#### model formulation

To develop a model of density-dependent catastrophes we expanded upon a birth and death process model developed by MacArthur & Wilson (1967) and later modified to include catastrophes by Mangel & Tier (1993). Taylor & Karlin (1998) present an introduction to these methods. We assume a minimum size at which the population is extinct (the critical population size) and known values for the maximum population size, carrying capacity, and birth and death rates. Then the mean time to drop to the critical population size from any population size *x*, assuming the population changes by at most one individual per time step, is:

*T*(*x*) = 1 + *B*(*x*)*T*(*x* + 1) + (1 − *B*(*x*) − *D*(*x*))*T*(*x*) + *D*(*x*)*T*(*x* − 1).(eqn 1)

Here *B*(*x*) is the instantaneous birth rate at population size *x*, *D*(*x*) is the instantaneous death rate at size *x*. This equation can be written simultaneously for all population sizes as a vector of *T*(*x*)'s and a matrix, called the infinitesimal generator, containing the *B*(*x*)'s and *D*(*x*)'s (Taylor & Karlin 1998). If **T** is the vector of mean persistence times for populations from the minimum size to the carrying capacity and **M** is the matrix of population size specific birth and death rates, Mangel & Tier (1993) show that

This is an analytical method for calculating mean persistence times that can accommodate very complex dynamics, including density-dependence (Mangel & Tier 1993). In most cases the matrix inversion will have to be done numerically, and there are many software packages available that can perform this operation. We used True BASIC™ (http://www.truebasic.com), a modern structured programming language which is interpreted into C, running on a Macintosh G3 computer.

Mangel & Tier (1993) extend this basic model to include a two part process for catastrophes, composed of the rate of occurrence for catastrophes at a given population size (size is interchangeable with density because the model assumes a constant habitat area) *C*(*x*), and the intensity of the catastrophes. Given that a catastrophe occurs, we define intensity, *Q*(*y* |* x*), as:

*Q*(*y* |* x*) = Pr{decrease is *y* individuals | current population size is *x*} for *y* > 1 (eqn 3)

where *Q*(*y* |* x*) must sum to one over all possible catastrophe sizes:

- (eqn 4)

We depart from Mangel & Tier (1993) in ignoring catastrophes with no deaths, *Q*(0 |* x*), and ones that are analogous to the individual death term, *Q*(1 |* x*). This modification yields a matrix of population size specific rates similar to eqn 2, with the addition of catastrophe probabilities in the subdiagonal:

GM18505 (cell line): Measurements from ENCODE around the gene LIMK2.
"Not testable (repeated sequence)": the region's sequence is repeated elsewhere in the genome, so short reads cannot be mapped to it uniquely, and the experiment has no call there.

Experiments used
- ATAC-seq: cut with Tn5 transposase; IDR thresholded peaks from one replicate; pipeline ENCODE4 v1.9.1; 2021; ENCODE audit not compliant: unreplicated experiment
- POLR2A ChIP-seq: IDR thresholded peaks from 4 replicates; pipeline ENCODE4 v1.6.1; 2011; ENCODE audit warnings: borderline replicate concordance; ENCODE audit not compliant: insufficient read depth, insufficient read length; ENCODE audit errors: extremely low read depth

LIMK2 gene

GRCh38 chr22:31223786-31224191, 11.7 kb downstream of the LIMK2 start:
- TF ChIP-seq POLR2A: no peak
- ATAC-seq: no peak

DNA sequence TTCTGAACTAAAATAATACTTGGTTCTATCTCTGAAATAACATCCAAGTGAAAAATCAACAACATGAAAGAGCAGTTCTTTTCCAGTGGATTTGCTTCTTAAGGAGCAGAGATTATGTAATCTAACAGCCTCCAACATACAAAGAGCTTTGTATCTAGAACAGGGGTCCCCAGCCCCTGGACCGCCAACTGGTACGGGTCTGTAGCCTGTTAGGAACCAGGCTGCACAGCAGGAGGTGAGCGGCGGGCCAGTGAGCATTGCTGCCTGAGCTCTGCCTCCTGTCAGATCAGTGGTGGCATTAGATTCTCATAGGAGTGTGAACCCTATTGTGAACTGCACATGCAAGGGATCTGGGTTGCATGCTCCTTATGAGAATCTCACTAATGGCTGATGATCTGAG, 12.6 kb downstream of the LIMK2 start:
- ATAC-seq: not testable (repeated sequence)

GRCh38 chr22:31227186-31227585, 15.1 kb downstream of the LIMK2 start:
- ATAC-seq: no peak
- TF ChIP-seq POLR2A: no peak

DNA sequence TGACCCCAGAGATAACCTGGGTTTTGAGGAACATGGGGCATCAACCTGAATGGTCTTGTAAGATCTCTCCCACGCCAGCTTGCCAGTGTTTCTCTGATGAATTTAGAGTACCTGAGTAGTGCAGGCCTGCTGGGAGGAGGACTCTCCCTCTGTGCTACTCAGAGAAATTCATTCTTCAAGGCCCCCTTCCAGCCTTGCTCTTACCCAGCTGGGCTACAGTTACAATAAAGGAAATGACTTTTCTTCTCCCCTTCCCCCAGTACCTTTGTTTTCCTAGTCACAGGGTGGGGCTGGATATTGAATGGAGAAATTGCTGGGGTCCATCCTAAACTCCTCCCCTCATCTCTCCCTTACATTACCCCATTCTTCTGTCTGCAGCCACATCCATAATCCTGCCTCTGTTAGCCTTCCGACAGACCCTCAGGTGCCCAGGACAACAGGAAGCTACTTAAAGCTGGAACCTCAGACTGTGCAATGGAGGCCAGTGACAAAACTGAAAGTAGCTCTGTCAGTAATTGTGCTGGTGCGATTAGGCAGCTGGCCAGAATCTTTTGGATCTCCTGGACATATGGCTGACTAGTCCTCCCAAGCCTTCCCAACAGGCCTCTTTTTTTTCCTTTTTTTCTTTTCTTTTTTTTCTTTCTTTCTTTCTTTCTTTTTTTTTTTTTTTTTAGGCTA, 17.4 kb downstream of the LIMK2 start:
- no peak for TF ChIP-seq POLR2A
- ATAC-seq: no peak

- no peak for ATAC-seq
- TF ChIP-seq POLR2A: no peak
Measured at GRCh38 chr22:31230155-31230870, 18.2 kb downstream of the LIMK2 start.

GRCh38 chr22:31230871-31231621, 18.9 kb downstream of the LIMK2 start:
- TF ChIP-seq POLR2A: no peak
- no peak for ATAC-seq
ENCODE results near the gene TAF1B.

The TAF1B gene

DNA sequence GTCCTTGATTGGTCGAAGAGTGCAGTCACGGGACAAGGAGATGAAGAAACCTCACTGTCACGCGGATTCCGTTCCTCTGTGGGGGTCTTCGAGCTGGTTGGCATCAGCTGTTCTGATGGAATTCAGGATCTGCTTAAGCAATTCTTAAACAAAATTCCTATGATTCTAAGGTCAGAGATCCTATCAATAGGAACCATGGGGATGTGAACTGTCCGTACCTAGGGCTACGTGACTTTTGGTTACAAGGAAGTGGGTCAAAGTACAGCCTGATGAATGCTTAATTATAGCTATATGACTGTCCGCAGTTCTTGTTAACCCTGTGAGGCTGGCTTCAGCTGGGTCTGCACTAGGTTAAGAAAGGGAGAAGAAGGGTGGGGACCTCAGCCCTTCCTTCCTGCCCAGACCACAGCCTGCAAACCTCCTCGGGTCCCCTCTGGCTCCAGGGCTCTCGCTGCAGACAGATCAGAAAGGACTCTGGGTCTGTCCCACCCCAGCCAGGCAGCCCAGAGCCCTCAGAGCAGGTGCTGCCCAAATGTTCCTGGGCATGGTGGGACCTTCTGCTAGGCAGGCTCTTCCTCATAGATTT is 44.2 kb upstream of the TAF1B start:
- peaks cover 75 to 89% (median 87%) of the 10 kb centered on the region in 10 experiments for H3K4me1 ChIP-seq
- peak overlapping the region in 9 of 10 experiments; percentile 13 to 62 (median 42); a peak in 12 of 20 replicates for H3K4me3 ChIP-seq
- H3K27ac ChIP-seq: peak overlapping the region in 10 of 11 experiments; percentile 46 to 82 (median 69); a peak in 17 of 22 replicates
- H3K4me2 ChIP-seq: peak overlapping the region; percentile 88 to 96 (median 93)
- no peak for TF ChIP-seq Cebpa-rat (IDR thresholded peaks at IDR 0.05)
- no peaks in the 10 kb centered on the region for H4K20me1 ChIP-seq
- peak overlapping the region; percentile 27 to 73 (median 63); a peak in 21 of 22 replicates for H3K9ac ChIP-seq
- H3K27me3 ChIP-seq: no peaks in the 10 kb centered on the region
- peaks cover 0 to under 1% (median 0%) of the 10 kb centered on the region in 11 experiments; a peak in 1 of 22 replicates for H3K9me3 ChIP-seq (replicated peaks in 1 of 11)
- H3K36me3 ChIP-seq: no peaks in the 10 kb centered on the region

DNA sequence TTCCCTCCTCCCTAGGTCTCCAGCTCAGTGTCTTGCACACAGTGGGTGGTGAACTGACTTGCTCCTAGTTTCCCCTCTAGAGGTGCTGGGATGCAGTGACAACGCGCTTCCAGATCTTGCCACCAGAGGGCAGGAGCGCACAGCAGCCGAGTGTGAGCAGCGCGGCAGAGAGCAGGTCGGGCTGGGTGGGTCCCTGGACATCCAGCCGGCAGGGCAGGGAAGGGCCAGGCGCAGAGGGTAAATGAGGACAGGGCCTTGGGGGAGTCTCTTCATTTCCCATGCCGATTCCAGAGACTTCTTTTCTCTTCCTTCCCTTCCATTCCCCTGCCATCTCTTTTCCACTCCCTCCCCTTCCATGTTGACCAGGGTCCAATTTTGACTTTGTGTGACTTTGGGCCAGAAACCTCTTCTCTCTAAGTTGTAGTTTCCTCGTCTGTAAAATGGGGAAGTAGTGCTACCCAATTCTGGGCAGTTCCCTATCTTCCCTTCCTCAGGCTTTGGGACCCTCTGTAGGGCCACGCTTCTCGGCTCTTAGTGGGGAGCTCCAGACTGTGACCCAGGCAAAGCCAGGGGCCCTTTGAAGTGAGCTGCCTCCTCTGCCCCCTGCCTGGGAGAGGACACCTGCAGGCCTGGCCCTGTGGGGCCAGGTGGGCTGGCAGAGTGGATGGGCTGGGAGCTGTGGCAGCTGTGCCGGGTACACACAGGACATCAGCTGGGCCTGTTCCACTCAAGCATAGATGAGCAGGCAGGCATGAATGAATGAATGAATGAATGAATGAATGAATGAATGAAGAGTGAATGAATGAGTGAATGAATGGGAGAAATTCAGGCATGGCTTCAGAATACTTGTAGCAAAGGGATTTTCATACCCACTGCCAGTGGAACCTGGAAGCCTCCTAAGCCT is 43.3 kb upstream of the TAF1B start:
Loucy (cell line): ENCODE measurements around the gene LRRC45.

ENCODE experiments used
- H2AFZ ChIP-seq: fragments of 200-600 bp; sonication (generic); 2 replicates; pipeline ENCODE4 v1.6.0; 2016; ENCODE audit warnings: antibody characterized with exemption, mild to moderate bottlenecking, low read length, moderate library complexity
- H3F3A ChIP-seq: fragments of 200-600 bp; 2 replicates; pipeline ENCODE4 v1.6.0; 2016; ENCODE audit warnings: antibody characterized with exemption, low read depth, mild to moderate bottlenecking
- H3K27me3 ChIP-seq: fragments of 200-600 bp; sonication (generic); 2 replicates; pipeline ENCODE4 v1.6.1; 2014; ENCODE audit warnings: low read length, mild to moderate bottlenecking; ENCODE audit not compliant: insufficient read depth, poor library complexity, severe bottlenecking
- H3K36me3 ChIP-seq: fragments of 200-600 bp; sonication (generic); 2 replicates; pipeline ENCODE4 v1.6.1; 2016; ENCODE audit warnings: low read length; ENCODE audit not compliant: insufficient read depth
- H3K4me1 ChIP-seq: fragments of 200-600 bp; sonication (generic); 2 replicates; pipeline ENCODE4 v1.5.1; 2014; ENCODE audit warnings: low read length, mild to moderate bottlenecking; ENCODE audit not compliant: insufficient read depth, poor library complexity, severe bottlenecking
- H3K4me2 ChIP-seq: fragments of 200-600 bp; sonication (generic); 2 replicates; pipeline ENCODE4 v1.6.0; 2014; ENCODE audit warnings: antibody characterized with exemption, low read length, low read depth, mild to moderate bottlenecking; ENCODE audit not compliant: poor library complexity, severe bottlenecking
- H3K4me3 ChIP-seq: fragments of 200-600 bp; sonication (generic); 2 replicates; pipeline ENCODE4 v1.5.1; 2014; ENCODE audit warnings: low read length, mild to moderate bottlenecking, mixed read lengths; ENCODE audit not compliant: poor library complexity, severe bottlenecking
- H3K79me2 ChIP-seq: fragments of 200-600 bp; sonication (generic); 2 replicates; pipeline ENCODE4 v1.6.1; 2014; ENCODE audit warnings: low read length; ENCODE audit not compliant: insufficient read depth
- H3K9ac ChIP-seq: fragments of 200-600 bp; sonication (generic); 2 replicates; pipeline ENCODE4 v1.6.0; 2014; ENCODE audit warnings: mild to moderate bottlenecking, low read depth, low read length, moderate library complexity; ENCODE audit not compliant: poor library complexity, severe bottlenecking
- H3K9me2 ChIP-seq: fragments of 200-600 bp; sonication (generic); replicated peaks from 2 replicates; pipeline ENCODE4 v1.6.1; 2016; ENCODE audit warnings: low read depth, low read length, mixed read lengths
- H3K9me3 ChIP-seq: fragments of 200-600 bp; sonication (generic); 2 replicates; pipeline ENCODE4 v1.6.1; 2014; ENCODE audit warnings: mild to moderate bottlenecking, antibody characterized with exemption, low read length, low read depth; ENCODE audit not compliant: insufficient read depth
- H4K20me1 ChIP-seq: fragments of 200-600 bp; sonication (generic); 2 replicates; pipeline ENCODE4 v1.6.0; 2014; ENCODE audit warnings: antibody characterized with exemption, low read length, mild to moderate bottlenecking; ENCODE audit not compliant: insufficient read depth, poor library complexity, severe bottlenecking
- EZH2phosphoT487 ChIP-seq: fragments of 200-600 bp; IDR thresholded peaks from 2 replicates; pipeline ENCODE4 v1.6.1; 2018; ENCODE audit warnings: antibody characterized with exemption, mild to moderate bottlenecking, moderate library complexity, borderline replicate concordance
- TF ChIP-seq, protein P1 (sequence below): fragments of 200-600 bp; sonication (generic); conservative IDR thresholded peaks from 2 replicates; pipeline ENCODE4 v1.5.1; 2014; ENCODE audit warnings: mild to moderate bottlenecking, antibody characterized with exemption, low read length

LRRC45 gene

- ( eqn 5)

Where *C*(*x*) is the catastrophe rate at size *x*, *x*_{c} is the population size below which extinction occurs, and

*R*(*x*) = *B*(*x*) + *D*(*x*) + *C*(*x*)(eqn 6)

is the rate of change in population size at *x*. This matrix can be inverted as above in eqn 2 to yield a vector of mean persistence times for all population sizes.

In order to investigate the effect of density-dependence in catastrophe probability, we chose a function for the catastrophe rate that would be flexible but would maintain a sigmoidal shape. We defined the catastrophe rate as:

- (eqn 7)

Here the rate of density-independent catastrophes is ω_{0}. The rate of density-dependent catastrophes is , where *x* is the current population size, *x*_{th} is the size at which the rate is , and Γ is a parameter allowing modification of the strength of the density-dependence (Fig. 1). We chose this particular functional form for three reasons: (i) it agrees with the conclusion that disease outbreaks in wildlife populations generally occur when the population exceeds a threshold value (Dobson & Hudson 1995); (ii) it matches the observed pattern in the empirical data from crabeater seals that we use; and (iii) it is a relatively simple form that requires few parameters and thus is straightforward to analyse. In discussing density-dependent catastrophes we will use ω_{1}, the maximum rate, to refer to a particular catastrophe rate. The actual values for *C*(*x*) will be much less for most population sizes, with its value reaching ω_{1} only near the maximum population size.

In the paper we will generally discuss catastrophe frequency as a probability instead of a rate for clarity, therefore we show the method for conversion from rates. This is also a necessary step for simulations, as although the rates can be represented directly as probabilities (*B*(*x*)Δ*t* + *o*(*x*)Δ*t*), these are not bounded by 1 when Δ*t* is very close to 0 (Hilborn & Mangel 1997; p. 69). A change in population size occurs with probability:

- (eqn 8)